How to Take Input From User in Assembly Language
The 8086 assembly language allows the programmer to take input from the user. This is done with the “input” instruction. The user types a number, and the program prints out the result. For example, if a user types the number “1” he gets the result “2” and so on. This is done using the “input” instruction and the stack. An 8086 assembly language program can also take input from the user by using the interrupt method. This allows the programmer to loop until the user presses Enter.
When programming in assembly language, it is important to be aware of memory location and offset values. Memory addresses are relative to the starting address of a segment, which is a hexadecimal value equal to 16. In 8086, the starting addresses are stored in the “segment registers”. When the program wants to access memory data, it needs an offset value, which is also called “displacement.” Once the processor has the address, it will combine the address and offset value to retrieve the data it requires.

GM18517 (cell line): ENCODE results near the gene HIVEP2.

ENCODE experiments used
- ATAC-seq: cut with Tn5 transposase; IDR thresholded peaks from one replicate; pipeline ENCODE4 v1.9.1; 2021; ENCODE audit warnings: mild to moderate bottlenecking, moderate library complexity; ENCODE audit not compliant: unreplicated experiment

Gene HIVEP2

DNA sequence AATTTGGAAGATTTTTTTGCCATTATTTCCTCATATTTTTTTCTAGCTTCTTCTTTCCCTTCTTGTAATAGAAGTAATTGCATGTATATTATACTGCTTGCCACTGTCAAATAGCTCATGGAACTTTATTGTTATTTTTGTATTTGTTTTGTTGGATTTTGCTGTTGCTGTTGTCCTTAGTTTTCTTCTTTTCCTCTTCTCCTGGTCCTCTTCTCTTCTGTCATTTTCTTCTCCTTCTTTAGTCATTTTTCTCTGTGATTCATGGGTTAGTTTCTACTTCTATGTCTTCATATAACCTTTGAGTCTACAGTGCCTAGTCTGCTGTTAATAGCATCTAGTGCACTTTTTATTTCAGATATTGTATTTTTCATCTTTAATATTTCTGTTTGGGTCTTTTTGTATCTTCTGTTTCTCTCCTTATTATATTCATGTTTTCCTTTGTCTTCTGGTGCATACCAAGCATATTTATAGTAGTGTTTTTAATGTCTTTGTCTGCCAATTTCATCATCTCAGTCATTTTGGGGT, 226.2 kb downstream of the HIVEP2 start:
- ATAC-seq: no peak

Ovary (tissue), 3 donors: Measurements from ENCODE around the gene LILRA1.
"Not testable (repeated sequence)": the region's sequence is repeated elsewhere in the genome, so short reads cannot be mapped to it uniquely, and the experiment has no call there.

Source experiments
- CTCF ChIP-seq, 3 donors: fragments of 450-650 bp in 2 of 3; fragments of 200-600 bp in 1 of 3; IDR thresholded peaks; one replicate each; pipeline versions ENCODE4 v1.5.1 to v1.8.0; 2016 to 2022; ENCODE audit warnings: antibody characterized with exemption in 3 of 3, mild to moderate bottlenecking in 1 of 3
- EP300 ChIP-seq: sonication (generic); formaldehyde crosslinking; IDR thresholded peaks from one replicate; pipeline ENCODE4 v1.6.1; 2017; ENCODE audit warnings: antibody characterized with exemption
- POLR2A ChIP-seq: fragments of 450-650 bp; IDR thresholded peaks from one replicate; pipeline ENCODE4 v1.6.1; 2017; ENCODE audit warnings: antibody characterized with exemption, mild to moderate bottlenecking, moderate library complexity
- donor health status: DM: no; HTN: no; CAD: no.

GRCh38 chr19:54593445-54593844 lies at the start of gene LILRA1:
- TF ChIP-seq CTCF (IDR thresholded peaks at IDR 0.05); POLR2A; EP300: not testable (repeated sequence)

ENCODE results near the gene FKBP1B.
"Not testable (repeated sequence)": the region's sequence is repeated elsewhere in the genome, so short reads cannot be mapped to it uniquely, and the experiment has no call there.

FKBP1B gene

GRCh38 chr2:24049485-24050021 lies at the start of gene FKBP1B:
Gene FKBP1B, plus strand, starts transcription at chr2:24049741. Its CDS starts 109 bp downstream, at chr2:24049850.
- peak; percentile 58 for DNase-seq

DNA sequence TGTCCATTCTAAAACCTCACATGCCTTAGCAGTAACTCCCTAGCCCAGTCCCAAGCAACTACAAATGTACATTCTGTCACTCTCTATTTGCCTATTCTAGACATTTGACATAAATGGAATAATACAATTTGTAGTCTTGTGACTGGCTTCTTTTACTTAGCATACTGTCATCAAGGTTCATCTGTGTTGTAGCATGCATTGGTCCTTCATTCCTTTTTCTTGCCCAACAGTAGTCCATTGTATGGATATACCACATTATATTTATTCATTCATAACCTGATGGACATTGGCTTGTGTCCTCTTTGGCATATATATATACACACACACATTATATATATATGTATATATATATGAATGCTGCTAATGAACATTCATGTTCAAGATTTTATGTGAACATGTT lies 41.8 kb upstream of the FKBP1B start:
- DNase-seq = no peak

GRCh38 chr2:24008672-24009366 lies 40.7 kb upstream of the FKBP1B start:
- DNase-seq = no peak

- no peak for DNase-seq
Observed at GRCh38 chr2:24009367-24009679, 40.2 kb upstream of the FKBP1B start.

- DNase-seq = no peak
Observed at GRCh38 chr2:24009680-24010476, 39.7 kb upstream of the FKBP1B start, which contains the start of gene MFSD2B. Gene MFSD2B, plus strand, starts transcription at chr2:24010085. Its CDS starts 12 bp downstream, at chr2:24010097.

Assembler code will assume a 32-bit address and segment. Word operations will be preceded by a 16-bit data prefix byte. Unless specified otherwise, items inside square brackets are optional; items inside parentheses are required. Also, when using the sreg prefix, the offset component must be a colon before the instruction.
Assembler code requires the use of the operating system API and will require a keyboard input and output. The difference between assembler code and a programming language lies in the fact that assembler code does not tell the programmer what to do. A programmer must use the operating system API to make sure his program works well.
Another difference between assembly language code and C++ code is the use of macros. Macros are a great way to create modular assembly language code. This way, macros are created and used wherever they’re needed. If you create a macro for an instruction, you can call it anywhere you need it, including other procedures.
The INT 21h call is another way to take input from the user. This call has a number of parameters that need to be passed from the CPU. These include taking input, showing output, controlling the mouse, and accessing vga memory. The CLEAR_SCREEN procedure will clear the screen and set the cursor to the top of the screen.